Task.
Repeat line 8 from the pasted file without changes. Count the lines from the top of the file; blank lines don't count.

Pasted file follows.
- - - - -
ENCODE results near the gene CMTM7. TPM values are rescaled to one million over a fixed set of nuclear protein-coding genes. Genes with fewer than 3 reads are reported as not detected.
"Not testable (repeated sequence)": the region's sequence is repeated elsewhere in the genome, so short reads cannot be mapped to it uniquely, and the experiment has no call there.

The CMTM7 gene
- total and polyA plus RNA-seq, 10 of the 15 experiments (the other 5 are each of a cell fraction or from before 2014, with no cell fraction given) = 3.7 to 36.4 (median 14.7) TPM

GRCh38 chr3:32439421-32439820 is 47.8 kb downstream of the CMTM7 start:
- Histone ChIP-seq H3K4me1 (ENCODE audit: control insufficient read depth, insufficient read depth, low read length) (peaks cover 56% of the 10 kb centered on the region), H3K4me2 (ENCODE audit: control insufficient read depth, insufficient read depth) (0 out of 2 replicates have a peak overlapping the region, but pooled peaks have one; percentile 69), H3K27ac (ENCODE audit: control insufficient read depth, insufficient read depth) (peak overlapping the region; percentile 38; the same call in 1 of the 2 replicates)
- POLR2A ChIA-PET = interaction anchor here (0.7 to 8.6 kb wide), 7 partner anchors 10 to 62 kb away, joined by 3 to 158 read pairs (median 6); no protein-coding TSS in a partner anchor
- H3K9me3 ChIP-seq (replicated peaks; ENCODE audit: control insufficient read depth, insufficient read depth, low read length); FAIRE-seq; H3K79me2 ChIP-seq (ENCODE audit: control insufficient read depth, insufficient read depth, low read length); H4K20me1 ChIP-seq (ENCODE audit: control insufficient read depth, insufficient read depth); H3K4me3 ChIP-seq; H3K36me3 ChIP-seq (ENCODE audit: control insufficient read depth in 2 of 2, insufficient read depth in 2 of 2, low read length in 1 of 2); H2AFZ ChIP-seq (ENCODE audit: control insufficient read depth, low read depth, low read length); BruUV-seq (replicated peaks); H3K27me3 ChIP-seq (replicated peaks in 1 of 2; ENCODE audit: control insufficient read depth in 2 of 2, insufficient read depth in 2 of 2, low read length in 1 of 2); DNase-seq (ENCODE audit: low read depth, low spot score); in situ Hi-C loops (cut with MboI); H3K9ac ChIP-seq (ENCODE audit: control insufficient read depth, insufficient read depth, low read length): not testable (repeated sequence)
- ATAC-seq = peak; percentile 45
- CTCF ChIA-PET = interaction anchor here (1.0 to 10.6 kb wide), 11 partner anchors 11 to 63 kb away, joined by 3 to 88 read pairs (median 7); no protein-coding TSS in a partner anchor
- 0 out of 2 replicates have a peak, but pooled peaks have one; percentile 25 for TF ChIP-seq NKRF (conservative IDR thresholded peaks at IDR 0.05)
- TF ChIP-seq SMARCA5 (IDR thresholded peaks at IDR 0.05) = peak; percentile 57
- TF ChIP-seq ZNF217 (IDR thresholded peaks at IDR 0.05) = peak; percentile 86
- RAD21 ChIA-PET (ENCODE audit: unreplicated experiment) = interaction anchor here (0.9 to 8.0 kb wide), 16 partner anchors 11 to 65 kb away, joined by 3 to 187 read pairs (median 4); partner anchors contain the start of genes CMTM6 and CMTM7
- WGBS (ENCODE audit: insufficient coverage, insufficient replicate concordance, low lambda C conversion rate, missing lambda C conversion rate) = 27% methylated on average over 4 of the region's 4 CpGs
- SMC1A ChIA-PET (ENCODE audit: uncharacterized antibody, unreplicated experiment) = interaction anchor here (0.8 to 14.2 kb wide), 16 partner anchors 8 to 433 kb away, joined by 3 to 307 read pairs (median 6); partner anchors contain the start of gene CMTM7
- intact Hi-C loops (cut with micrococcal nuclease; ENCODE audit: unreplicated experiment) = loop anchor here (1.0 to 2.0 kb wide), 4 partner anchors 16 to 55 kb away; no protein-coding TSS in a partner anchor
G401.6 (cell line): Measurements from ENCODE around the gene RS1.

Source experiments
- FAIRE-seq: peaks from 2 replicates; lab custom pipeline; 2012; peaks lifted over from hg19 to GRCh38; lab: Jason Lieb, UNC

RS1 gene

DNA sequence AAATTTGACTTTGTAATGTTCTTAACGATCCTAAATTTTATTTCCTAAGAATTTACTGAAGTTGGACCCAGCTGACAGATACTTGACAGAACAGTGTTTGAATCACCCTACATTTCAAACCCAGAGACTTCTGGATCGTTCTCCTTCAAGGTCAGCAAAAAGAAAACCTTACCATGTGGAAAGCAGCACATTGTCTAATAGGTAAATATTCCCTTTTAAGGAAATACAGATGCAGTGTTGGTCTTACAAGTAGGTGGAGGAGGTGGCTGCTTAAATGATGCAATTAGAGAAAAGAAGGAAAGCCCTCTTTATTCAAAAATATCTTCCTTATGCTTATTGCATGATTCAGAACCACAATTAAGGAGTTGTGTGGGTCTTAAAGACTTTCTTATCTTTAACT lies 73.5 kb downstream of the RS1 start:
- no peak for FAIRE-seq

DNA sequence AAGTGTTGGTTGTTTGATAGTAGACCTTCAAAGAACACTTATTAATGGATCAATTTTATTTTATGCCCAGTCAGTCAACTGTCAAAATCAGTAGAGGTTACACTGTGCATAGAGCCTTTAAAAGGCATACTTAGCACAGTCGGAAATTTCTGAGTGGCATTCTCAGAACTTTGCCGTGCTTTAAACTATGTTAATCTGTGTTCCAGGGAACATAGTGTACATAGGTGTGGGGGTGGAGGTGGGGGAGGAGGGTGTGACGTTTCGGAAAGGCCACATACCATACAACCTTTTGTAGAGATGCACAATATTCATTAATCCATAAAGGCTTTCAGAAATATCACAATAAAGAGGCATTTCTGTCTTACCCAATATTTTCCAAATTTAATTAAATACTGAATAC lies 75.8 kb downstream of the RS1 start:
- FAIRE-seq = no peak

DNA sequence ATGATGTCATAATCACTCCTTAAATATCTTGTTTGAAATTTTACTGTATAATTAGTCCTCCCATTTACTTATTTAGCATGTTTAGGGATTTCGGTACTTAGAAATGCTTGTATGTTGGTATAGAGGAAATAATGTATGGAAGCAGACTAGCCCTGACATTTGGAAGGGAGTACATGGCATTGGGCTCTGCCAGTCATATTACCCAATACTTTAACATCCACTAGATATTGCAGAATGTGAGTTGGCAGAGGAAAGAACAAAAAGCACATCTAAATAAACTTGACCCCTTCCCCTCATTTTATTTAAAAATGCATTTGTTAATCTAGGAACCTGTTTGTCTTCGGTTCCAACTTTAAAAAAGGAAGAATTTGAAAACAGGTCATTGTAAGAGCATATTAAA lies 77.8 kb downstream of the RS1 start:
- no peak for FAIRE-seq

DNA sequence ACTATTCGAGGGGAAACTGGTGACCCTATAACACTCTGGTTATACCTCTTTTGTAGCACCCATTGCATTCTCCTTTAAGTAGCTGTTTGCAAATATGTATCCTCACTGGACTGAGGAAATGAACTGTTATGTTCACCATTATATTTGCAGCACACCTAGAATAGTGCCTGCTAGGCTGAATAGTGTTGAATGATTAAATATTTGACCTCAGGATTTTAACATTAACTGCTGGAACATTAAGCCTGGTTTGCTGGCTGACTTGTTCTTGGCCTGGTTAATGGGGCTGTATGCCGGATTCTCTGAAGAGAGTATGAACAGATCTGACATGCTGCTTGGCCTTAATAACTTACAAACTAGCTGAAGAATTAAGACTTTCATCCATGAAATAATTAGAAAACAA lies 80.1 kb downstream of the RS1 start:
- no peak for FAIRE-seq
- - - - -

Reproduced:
- H3K9me3 ChIP-seq (replicated peaks; ENCODE audit: control insufficient read depth, insufficient read depth, low read length); FAIRE-seq; H3K79me2 ChIP-seq (ENCODE audit: control insufficient read depth, insufficient read depth, low read length); H4K20me1 ChIP-seq (ENCODE audit: control insufficient read depth, insufficient read depth); H3K4me3 ChIP-seq; H3K36me3 ChIP-seq (ENCODE audit: control insufficient read depth in 2 of 2, insufficient read depth in 2 of 2, low read length in 1 of 2); H2AFZ ChIP-seq (ENCODE audit: control insufficient read depth, low read depth, low read length); BruUV-seq (replicated peaks); H3K27me3 ChIP-seq (replicated peaks in 1 of 2; ENCODE audit: control insufficient read depth in 2 of 2, insufficient read depth in 2 of 2, low read length in 1 of 2); DNase-seq (ENCODE audit: low read depth, low spot score); in situ Hi-C loops (cut with MboI); H3K9ac ChIP-seq (ENCODE audit: control insufficient read depth, insufficient read depth, low read length): not testable (repeated sequence)